The 1982 Pelotas (Brazil) Birth Cohort Study.


Bernardo L Horta, Cesar G Victora, Fernando Barros.


Aims: The study was initially aimed at assessing perinatal, infant, and early childhood morbidity and mortality. Breastfeeding, nutritional status, social and environmental factors were the main exposures of interest. By mild-childhood, the study shift in emphasis to child care, health service utilization, morbidity and child development. In adolescence, issues related to sexual and reproductive behaviours (including teenage pregnancies), health behaviours (such as smoking, and alcohol drinking), mental health, education and oral health became the focus of investigation. In more recent visits, in young adulthood, the main emphasis has shifted to risk factors for chronic diseases (including smoking, diet, physical activity, body composition), reproductive history, mental health, human capital (including Intelligence Quotient), and precursors of complex chronic diseases.


Population and sampling: In 1982, the maternity hospitals in the city of Pelotas, a southern Brazilian city, were visited daily and all births were identified (n=7,392). Those livebirths whose family lived in the urban area of the city were examined and their mothers interviewed (n=5,914).

Instruments: Birthweight was evaluated by the hospital staff. In childhood, we collected information on family socioeconomic status, maternal characteristics (including age, reproductive history, smoking), environmental characteristics, health service utilization and morbidity, nutrition (including duration of breastfeeding, and age at introduction of other foods), child care, maternal health and psychosocial development. At the 30 years visit, unlike the previous visits, participants were invited to visit our research clinic to be interviewed, examined and donate a blood sample. Concerning, the physical examination, weight and height were evaluated at every visit. Blood pressure has been pressure has been measured in adolescence and adulthood. At the 30 years visit, body composition was evaluated using dual-energy Xray absorptiometry and air-displacement plethysmography (BodPod). A photonic scanner was used to capture body surface topography. We also evaluated traditional anthropometric measures, such as height, sitting height and waist circumference. The thickness of the abductor pollicis muscle and skinfolds (triceps and subscapular) was assessed with a Langer caliper. The thickness of visceral and subcutaneous fat was assessed using ultrasound. Carotid intima media thickness and pulse wave velocity were also assessed. Spirometry was undertaken using a portable spirometer. Physical activity was assessed using IPAQ questionnaire and GENEActiv accelerometer. The monitor was worn for 4-7 days and collected at the participant’s home.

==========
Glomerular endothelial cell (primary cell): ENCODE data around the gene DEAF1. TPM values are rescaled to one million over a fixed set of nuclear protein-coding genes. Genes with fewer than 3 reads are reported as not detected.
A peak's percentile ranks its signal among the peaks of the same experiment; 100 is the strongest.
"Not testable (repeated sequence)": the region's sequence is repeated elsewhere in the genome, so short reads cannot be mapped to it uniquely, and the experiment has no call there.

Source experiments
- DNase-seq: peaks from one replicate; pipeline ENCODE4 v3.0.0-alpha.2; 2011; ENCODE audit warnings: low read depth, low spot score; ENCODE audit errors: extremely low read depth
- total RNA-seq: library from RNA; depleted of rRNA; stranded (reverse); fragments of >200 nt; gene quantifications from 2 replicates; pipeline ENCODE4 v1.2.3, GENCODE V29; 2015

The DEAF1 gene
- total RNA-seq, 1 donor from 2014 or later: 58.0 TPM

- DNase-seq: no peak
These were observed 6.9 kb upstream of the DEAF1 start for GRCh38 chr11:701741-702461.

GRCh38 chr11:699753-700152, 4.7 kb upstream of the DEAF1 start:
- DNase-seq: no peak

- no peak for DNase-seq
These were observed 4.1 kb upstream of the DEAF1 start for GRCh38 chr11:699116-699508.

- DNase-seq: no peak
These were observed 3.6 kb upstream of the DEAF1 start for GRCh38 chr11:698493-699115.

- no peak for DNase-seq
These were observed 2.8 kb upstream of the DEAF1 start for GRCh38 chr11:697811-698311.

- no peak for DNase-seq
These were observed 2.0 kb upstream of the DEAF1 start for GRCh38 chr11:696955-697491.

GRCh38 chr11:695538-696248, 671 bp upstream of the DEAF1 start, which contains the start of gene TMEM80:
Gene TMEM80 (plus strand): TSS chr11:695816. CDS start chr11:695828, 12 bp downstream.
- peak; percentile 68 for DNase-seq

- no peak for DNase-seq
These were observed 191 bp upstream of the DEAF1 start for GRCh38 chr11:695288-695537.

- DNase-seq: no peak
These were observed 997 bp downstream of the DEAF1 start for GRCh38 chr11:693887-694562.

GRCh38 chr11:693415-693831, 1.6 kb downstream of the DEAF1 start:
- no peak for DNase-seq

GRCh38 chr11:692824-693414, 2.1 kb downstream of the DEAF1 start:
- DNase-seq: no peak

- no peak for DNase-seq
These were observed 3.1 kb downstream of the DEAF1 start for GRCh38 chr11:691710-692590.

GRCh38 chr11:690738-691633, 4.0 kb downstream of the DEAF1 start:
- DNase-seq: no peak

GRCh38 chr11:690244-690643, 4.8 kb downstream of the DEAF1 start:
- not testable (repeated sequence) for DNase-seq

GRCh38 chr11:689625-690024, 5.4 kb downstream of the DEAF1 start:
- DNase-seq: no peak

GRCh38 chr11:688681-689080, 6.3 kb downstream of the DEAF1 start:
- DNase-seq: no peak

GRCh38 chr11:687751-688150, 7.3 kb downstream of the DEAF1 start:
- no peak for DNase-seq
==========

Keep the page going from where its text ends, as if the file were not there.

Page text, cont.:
Biological samples: At 18, 23 and 30 years blood samples were collected, and DNA was extracted from venous blood. Serum, whole blood and DNA samples were stored at adequate temperatures. Total cholesterol, HDL-cholesterol, LDL-cholesterol, C-reactive protein and glycated haemoglobin were measured. DNA samples collected in the 2004-5 visit were genotyped using the Illumina Omni 2.5M array.

Follow-up: Follow-up visits were carried out at the mean ages of 1, 2, 4, 13, 15, 18, 19, 23 and 30 years. Most visits included subsamples of the cohort, except for those at 2, 4, 23 and 30 years. In the perinatal study, mothers answered questions on socioeconomic, demographic, and health-related variables.